Date: 07/02/99 at 16:51:04 From: Nathan Linger Subject: Algorithms for Polya theory I have been thinking about this problem for a year now. If you have unlimited amounts of 2 types of beads, how many unique necklaces can you make from them using exactly k beads? Two necklaces are considered the same if they can be obtained only by shifting the beads (as opposed to turning the necklace over). I know this question has something to do with Polya Theory, about which I know nothing else. Actually my problem is more complicated. I not only want to count unique necklaces (or bit strings), but generate them. So far I've tried to treat the necklaces as discrete digital functions and put them through a discrete Fourier transform. I hoped unique necklaces would produce unique transforms and I could find some pattern. Well, they weren't unique so that didn't work. Are there any directions you can point me to for answers? Thanks.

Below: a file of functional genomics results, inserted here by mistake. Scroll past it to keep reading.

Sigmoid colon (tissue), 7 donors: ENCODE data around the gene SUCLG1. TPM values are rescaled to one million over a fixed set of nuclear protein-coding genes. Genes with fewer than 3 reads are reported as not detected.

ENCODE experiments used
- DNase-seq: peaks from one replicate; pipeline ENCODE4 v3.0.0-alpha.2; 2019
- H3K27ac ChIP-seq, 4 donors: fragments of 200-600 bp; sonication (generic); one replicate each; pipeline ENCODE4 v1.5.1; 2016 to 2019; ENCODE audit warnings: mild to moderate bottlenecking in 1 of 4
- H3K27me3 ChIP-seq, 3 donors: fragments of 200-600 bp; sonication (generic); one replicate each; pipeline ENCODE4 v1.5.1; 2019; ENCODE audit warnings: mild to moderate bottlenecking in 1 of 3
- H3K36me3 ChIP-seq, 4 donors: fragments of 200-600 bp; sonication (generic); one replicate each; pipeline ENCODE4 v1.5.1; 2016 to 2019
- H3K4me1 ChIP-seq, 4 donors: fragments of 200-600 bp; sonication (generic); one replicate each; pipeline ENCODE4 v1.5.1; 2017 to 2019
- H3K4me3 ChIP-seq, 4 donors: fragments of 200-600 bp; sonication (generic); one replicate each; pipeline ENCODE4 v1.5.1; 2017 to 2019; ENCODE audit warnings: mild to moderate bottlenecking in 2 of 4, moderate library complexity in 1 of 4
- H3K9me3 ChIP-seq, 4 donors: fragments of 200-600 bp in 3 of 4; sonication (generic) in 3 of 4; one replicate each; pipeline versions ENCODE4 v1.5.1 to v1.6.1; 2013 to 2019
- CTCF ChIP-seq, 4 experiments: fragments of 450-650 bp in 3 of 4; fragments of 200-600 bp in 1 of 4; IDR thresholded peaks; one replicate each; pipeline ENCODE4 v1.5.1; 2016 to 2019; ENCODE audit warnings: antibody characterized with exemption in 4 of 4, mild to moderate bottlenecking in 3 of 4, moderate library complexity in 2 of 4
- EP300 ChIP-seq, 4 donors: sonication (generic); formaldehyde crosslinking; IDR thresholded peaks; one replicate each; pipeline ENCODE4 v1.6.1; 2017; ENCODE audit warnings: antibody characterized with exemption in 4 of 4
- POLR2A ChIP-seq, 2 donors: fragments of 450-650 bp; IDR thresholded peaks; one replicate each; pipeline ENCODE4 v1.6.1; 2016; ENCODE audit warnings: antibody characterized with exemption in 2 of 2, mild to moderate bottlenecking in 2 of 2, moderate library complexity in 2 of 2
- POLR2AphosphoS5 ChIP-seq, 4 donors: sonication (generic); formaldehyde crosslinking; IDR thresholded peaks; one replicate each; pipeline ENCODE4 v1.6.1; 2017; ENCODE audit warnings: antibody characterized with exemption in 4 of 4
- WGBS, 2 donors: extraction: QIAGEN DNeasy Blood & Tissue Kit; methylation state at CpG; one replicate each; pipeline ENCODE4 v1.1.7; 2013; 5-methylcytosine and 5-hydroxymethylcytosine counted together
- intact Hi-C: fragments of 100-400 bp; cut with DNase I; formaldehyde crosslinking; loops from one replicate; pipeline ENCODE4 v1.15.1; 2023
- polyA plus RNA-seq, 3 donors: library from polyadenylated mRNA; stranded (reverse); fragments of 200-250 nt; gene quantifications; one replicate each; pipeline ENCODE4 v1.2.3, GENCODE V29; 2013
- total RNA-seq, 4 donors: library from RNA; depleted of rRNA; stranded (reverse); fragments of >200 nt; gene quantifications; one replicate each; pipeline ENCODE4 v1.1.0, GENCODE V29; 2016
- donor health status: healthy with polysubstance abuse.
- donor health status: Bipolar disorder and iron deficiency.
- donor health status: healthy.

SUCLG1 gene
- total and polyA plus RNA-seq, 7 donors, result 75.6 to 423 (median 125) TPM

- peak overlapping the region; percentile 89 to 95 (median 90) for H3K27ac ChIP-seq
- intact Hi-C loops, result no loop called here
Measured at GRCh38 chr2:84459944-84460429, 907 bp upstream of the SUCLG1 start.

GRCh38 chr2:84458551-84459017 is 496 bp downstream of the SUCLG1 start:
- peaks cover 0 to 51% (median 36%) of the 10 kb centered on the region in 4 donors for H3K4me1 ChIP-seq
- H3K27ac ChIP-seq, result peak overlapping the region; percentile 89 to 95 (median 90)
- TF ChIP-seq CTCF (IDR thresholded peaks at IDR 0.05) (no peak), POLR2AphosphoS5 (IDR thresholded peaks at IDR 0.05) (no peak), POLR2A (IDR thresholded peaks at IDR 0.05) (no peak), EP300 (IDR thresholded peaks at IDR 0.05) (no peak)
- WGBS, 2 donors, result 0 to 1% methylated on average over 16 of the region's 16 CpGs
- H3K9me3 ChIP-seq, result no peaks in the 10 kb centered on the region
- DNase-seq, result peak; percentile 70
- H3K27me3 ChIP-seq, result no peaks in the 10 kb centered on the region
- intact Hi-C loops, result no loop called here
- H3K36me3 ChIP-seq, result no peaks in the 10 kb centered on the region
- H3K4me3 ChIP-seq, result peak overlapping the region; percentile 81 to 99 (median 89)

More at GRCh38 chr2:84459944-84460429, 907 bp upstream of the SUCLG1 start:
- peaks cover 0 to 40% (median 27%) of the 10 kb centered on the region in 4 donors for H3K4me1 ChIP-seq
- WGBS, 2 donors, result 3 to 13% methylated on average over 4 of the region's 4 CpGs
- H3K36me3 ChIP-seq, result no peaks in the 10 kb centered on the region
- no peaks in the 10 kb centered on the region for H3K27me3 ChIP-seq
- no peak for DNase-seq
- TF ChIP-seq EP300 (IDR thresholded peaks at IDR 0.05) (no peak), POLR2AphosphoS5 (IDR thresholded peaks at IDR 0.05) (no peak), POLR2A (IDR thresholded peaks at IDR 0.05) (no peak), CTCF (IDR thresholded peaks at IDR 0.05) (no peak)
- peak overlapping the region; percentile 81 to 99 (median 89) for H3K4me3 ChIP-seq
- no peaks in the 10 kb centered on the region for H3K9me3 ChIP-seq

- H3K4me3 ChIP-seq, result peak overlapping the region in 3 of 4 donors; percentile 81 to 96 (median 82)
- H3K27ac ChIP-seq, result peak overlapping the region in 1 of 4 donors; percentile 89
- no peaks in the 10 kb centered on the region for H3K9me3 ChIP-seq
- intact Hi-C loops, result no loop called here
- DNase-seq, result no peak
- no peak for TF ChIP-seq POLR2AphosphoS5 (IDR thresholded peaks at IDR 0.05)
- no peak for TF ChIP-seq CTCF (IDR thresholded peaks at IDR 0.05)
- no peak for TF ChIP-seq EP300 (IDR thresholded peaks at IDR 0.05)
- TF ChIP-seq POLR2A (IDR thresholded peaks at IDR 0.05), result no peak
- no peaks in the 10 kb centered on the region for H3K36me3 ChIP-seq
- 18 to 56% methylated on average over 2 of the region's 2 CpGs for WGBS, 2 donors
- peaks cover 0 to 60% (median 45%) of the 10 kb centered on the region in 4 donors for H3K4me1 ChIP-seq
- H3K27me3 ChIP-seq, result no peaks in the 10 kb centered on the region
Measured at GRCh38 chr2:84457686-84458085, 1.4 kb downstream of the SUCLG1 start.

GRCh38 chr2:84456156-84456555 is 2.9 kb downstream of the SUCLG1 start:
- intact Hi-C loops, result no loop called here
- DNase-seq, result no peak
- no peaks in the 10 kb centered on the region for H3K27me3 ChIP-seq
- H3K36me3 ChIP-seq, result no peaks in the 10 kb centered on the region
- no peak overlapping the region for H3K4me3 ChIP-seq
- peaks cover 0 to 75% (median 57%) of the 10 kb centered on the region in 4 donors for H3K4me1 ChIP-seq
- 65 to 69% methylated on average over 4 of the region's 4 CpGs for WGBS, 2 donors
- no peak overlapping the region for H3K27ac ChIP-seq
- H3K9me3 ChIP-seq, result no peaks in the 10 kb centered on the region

Date: 07/02/99 at 19:12:54 From: Doctor Anthony Subject: Re: Algorithms for Polya theory I will work through an example using 30 beads - any combination of black or white beads as long as they total 30. I shall be using the Polya-Burnside lemma. The justification of the method is somewhat lengthy and I will not include it here, but will give it in a second post if you require it. You will be able to adapt the method shown below to different numbers of beads or more than 2 colours of bead. Burnside's lemma states in effect that the number of distinct configurations is equal to the sum of all the group actions that keep the colours fixed divided by the order of the group (30 in this case). To calculate the number of these group actions we shall be using the Euler Totient (phi) function and the Polya method of enumeration. The phi function of a number N is the number of positive integers less than N and prime to it. To find phi(N) we proceed as follows: First express the number N in its prime factors in the form: N = a^p b^q c^r ... where a, b, c, ... are different prime numbers and p, q, r, ... are positive integers. Then the number of positive integers less than N and prime to it is: phi(N) = N(1 - 1/a)(1 - 1/b)(1 - 1/c)... The rotational group actions that keep colours fixed are found in the table below. The rotation sum is: SUM[2^GCD(j,30);j=0, 1, 2, 3, ... ,29] 2 is the number of available colours, and j is the number of beads we can rotate the necklace and keep colours fixed. j must be a factor of 30 so not all the numbers 0, 1, 2, ......, 29 can be used. Let us group terms... (as in using the Euler phi function)... the GCD is a divisor of 30=2*3*5 and hence must be one of the 8 terms: 1, 2, 3, 5, 6, 10, 15, 30 (GCD = 1 corresponds to the rotations through amounts relatively prime to 30, GCD = 30 corresponds to the identity j = 0) There are phi(30/1) = 30*(1-1/2)*(1-1/3)*(1-1/5) = 8 terms with GCD(j,30) = 1 There are phi(30/2) = phi(15) = 15*(1-1/3)(1-1/5) = 8 terms with GCD(j,30) = 2 There are phi(30/3) = phi(10) = 10*(1-1/2)*(1/1-5) = 4 terms with GCD(j,30) = 3 There are phi(30/5) = phi(6) = 6*(1-1/2)*(1-1/3) = 2 terms with GCD(j,30) = 5 There are phi(30/6) = phi(5) = 5*(1-1/5) = 4 terms with GCD(j,30) = 6 There are phi(30/10) = phi(3) = 3*(1-1/3) = 2 terms with GCD(j,30) = 10 There is phi(30/15) = phi(2) = 2*(1-1/2) = 1 term with GCD(j,30) = 15 There is phi(30/30) = phi(1) = 1 term with GCD(j,30) = 30 __ 30 terms in all So we obtain: 8*2^1 + 8*2^2 + 4*2^3 + 2*2^5 + 4*2^6 + 2*2^10 + 1*2^15 + 1*2^30 = 16 + 32 + 32 + 64 + 256 + 2,048+32,768 + 1,073,741,824 = 1,073,777,040 Under rotations only (ignore reflections) there are then 1,073,777,040/30 = 35,792,568 different necklaces. - Doctor Anthony, The Math Forum http://mathforum.org/dr.math/
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